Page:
Having started watching anime in 2009, I never left the comfort zone of the “big 3” until 2012, when I watched Sword Art Online, my first “shorter anime”. About a month after I watched SAO, I had decided to watch my first drama anime, since I wanted to see how I would like the genre. I disliked it for the most part outside of the anime medium, so I wasn’t too confident. The anime I chose for this purpose was Angel Beats, and it was the show that became my “gateway anime”, the anime that taught me just how amazing this medium can be. It paved the way for many of the non-shounen entries in my list, and is still an anime I hold dear to heart to this day, almost 3 years later. At this point, I did not know what “Key” was, and I took Angel Beats as an individual work.
Around 2 months later, I decided to watch an anime that had been recommended to me ever since I got into the medium. Indeed. It was the very well-known Clannad. When I watched it, I couldn’t believe what I had seen. It was the first time a fiction work managed to draw an emotional reaction out of me that was so powerful that it actually made me cry. Considering I am a pretty emotionless guy, I never expected fiction of all things to actually change me in that regard. Even though I definitely need to rewatch it at this point in time, I have no doubts that I will enjoy it just the same, even if I might have some mixed feelings for the ending.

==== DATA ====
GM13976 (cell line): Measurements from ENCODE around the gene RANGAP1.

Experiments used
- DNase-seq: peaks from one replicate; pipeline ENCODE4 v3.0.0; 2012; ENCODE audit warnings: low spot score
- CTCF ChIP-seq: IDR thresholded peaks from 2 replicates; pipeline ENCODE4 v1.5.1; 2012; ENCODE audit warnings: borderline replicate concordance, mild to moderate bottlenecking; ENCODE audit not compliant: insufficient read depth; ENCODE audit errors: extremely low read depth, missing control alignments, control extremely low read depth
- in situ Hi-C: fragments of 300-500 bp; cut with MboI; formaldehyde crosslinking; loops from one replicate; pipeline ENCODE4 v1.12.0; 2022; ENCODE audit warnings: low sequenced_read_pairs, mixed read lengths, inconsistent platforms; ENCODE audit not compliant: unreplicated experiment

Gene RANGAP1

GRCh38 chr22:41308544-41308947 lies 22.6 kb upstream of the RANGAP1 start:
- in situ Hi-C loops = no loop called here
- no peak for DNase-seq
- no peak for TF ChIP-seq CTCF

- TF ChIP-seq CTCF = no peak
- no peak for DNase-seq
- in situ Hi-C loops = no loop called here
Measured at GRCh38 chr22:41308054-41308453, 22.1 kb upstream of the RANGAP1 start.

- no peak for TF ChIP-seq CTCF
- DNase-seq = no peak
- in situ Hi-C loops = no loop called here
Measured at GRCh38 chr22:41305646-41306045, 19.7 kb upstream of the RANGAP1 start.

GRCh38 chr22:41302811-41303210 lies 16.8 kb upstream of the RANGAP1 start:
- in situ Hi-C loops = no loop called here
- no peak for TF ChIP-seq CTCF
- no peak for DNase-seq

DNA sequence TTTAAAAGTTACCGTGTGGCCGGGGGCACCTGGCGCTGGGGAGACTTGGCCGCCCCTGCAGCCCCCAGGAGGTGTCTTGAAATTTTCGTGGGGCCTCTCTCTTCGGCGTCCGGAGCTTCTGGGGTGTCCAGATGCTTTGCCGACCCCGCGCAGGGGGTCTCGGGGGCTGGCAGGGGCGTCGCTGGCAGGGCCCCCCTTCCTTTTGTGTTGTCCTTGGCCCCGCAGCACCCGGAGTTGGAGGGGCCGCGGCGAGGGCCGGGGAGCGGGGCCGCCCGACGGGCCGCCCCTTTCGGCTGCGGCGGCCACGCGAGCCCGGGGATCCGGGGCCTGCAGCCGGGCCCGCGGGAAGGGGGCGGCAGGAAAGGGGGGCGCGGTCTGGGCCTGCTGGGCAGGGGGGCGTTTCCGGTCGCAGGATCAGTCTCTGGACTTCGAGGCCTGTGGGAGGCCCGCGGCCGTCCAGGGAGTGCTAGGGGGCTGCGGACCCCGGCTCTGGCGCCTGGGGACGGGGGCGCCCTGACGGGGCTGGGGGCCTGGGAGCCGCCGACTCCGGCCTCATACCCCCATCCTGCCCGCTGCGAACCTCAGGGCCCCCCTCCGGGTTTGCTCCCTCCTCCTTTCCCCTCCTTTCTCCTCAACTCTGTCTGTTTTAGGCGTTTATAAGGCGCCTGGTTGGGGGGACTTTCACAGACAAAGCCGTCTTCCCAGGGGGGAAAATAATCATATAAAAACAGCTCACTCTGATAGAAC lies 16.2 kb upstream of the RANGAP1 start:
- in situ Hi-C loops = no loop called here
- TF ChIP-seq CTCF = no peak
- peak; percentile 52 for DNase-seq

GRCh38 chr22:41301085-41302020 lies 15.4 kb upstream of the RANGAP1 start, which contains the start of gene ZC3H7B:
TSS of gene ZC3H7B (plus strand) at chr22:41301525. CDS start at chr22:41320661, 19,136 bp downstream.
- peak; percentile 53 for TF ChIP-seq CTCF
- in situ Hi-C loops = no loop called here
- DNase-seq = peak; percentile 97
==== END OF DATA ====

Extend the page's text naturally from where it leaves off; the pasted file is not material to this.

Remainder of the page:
In the following months (first half of 2013), I started talking with a lot of Key fans, and they all told me I should try the visual novel medium, the source material of all Key works. Seeing how I had loved both Angel Beats and Clannad, I thought I’d give a try to the most acclaimed work by their author – Little Busters. My experience with LB, as my first VN, was very similar to Clannad, and once again I found myself crying in awe during Refrain, its true route. It became one of my favorite works, and like the other two, it’s still a work I hold very dear to this day. Yes, like Clannad, it’s a work I look back to the ending and think it could have been better, but that doesn’t change the fact that it managed to deliver a great story with very well written characters. After reading LB, I decided to read Clannad’s VN, and while I didn’t enjoy it as much as I could’ve, mostly due to my anime bias, it was still a worthwhile experience.